And finally, I think my Marlow Explorer 61E (with an LOA of 65 feet) is the ideal vessel for cruising the Inside Passage for one additional reason: Many marinas along the way have a docking size limit of just 65 feet.
Sherry Mills, The Tlingit Princess of Hoonah, Alaska: As I’ve already indicated, Hoonah has the best marina in Icy Strait. But what makes the marina so special is the reception you get from Sherry (or Gagech, in her native language) Mills, the Hoonah harbormaster. I had reserved space months in advance, but called her a few hours before arriving just to confirm. She made sure we got a great slip with power and water—the transient dock lacks power. I’d like to believe that Sherry is a princess among the Tlingits, because she’s so knowledgeable about their culture and history. Besides speaking of her town with tremendous pride, she recommended two splendid local eateries: Chipper Fish, which specializes in fish and chips, and Mary’s Restaurant, with a first-rate Chinese menu. After we visited Glacier Bay for a bit, the weather turned nasty and we returned to Hoonah to ride it out. Sherry put us back in our original slip, which was the most protected spot available. We then spent a blustery afternoon at Mary’s, watching the U.S. play to a draw with Portugal in the soccer World Cup. The experience was complemented by a brand new, large-screen HDTV, a rarity in southeast Alaska, because receiving an HD signal requires a super-large satellite antenna.
The Shaman and The Devil Fish: As we left Craig and headed north, we had to transit Tonawek Narrows (55°45’ N, 133°20’ W). Earlier, our fishing guide, Raffi, had told us about the shaman who’s buried there. In the old days, a tribe of Haidas had lived at the narrows, and their main source of food was whale. The tribe’s shaman was so well connected with the spirit world that he could call for a whale whenever food ran low. But while shamans are wise and live long, they’re not immortal, so one day the shaman died. The tribe buried him at the narrows, so that the whales would continue to come.
Raffi had told us something else, too: The shaman appreciates an offering of either tobacco or silver from those who pass his grave. We’re not smokers, so we didn’t have tobacco, but we did have silver in the form of Canadian quarters, stamped with a representation of another great shaman, Queen Elizabeth. I made sure to tell the shaman as I was throwing the quarter into the sea that Queen Elizabeth was a shaman in her own country and therefore a peer. He apparently understood, as demonstrated by what followed.
That very evening, we decided to anchor in Devil Fish Bay (56°05’ N, 133°22’ W), the Loch Ness of the Pacific Northwest. A legend says that a giant devil fish there once rose out of the water and washed away a whole Tlingit village. Even more worrisome were reports that back in the ’70s, a team of researchers from the University of Alaska was so overcome by feelings of oppression, depression, and alarm while camping at Devil Fish that the group ultimately fled. So of course we were a bit concerned as we dropped anchor.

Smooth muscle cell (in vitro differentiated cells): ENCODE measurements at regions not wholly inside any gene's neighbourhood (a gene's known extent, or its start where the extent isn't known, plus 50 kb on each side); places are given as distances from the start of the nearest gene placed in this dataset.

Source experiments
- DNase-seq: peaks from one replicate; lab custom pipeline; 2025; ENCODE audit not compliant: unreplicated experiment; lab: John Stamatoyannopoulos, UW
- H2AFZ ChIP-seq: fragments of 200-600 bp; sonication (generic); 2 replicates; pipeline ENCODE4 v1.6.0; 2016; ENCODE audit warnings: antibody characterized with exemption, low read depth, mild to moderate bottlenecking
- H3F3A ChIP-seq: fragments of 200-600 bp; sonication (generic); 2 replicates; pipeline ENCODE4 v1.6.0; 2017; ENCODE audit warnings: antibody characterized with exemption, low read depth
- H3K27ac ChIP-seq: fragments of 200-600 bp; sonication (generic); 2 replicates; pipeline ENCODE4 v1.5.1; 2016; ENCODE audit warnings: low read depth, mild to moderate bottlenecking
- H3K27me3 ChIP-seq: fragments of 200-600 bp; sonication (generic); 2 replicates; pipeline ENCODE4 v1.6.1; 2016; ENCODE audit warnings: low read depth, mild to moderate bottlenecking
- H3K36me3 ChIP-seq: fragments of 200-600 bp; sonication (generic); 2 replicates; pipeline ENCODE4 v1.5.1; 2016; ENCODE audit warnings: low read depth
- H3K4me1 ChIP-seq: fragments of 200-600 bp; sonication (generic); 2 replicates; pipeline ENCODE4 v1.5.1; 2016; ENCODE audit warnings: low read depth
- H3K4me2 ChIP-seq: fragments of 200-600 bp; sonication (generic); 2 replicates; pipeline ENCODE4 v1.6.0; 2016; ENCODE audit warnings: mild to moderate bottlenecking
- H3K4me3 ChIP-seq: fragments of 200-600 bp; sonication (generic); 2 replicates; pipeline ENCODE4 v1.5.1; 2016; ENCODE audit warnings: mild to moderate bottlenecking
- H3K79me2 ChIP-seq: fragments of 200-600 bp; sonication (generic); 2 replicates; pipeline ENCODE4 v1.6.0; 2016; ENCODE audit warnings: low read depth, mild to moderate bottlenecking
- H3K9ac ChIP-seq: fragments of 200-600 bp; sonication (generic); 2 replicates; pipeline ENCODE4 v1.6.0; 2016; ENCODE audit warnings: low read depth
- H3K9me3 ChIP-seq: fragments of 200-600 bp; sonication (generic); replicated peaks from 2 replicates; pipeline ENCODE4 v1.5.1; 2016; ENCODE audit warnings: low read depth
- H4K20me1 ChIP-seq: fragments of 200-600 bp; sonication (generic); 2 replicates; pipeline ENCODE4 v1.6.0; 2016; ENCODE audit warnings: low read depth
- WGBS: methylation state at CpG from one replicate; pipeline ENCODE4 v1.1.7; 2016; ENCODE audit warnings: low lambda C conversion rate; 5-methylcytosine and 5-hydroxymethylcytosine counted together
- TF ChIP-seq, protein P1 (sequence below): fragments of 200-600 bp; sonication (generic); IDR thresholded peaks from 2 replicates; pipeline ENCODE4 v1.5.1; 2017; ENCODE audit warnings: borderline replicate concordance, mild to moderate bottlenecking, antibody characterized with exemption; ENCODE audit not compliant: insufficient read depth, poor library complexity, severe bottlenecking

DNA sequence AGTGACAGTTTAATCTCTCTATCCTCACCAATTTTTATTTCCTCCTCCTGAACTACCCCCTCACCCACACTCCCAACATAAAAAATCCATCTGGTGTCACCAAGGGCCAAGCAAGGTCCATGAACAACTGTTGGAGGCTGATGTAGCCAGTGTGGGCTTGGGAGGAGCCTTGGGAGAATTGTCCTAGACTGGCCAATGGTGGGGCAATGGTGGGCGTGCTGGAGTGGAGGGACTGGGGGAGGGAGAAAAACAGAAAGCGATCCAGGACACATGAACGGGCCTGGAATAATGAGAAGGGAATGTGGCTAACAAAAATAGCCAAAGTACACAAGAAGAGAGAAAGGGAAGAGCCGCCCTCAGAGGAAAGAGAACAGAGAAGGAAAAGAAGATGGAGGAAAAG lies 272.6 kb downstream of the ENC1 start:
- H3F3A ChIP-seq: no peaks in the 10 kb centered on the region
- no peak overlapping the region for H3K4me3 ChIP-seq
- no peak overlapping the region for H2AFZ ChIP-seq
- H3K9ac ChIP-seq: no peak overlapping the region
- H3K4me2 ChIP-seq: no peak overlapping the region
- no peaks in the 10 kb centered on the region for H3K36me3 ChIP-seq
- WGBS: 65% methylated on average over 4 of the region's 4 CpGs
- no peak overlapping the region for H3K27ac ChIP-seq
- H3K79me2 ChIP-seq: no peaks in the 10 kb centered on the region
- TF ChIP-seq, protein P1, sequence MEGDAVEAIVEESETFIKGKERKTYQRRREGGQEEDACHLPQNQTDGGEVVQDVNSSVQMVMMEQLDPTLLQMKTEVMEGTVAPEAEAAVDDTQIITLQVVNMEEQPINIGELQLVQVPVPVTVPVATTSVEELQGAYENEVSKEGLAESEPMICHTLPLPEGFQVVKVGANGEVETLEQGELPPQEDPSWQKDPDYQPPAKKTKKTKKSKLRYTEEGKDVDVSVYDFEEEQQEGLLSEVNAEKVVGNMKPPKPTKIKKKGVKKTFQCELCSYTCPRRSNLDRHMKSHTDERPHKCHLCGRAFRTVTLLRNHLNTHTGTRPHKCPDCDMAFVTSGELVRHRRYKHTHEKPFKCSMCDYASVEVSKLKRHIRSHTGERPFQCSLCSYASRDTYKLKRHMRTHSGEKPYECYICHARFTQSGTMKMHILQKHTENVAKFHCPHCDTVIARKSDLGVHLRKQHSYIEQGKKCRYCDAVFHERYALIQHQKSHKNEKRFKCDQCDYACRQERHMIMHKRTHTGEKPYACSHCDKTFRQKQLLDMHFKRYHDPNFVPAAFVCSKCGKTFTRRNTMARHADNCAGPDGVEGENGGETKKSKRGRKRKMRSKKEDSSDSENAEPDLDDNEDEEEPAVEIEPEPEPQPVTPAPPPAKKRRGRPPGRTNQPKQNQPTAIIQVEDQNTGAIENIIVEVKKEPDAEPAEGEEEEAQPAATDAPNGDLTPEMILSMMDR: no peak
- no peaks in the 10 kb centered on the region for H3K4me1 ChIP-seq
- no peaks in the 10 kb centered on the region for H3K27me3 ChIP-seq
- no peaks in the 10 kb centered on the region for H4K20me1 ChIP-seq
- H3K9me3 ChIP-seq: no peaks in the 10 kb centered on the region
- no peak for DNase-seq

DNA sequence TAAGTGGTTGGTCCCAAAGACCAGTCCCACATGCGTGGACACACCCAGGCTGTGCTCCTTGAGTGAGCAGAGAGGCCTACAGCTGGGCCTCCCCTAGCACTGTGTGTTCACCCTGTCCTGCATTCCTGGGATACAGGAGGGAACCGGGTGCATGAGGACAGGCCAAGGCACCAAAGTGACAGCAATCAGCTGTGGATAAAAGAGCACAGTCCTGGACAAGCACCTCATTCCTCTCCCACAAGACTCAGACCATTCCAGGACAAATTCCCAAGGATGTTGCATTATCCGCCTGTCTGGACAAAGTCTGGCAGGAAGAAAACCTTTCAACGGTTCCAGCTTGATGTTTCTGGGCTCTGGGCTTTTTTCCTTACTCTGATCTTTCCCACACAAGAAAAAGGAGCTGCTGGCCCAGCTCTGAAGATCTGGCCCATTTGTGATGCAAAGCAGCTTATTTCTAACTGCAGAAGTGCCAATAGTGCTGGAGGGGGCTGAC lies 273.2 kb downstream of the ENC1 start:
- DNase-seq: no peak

But eventually, as feelings of oppression, depression, and alarm failed to materialize, we took our tenders to explore, and soon encountered a middle-aged fellow in hunting gear, operating a small skiff. This was surprising, because there were no human settlements within 25 miles. We talked for a while, and he said he was hunting bear—with a bow and arrow as his only weapon, which was pretty surprising, too. A bow and arrow! For bears!
We asked him about crabbing or shrimping. He said the otters were back, and had eaten all the crabs, but he recommended a place just outside of the bay, marked with a sounding of 45 fathoms on our chart (56°05’ N, 133°18’ W), as the ideal place for shrimp.
On the way back to the boat to grab our shrimp pot, I realized that the person we had just met might well have been the reincarnation of the shaman. Who else would go bow-hunting for bears in such a lonely, potentially haunted place? So, despite a warm meal waiting for us on board, and a major rain shower, we retrieved the shrimp pot, jumped back into our tenders, and placed the pot exactly where the shaman had recommended.
After a late, but excellent, dinner, featuring the king salmon we had fished in Craig, and a good night’s sleep, we returned for our shrimp pot the next morning. And to our delight, it was full of spotted shrimp (Pandalus platyceros) which, mysteriously, we tallied at exactly 100, a number holy to the Haida, a tribe famous for large canoes configured for exactly 100 rowers.
All of this, of course, was very convincing: Apparently, the shaman had been honored by our offering, had protected us from the Devil Fish, had brought wonderfully large prawns (if not a whale) to feed us, and would look after us for the remainder of what you might call, “the cruise of a liftetime.”
- Builder: Marlow
This article originally appeared in the August 2016 issue of Power & Motoryacht magazine.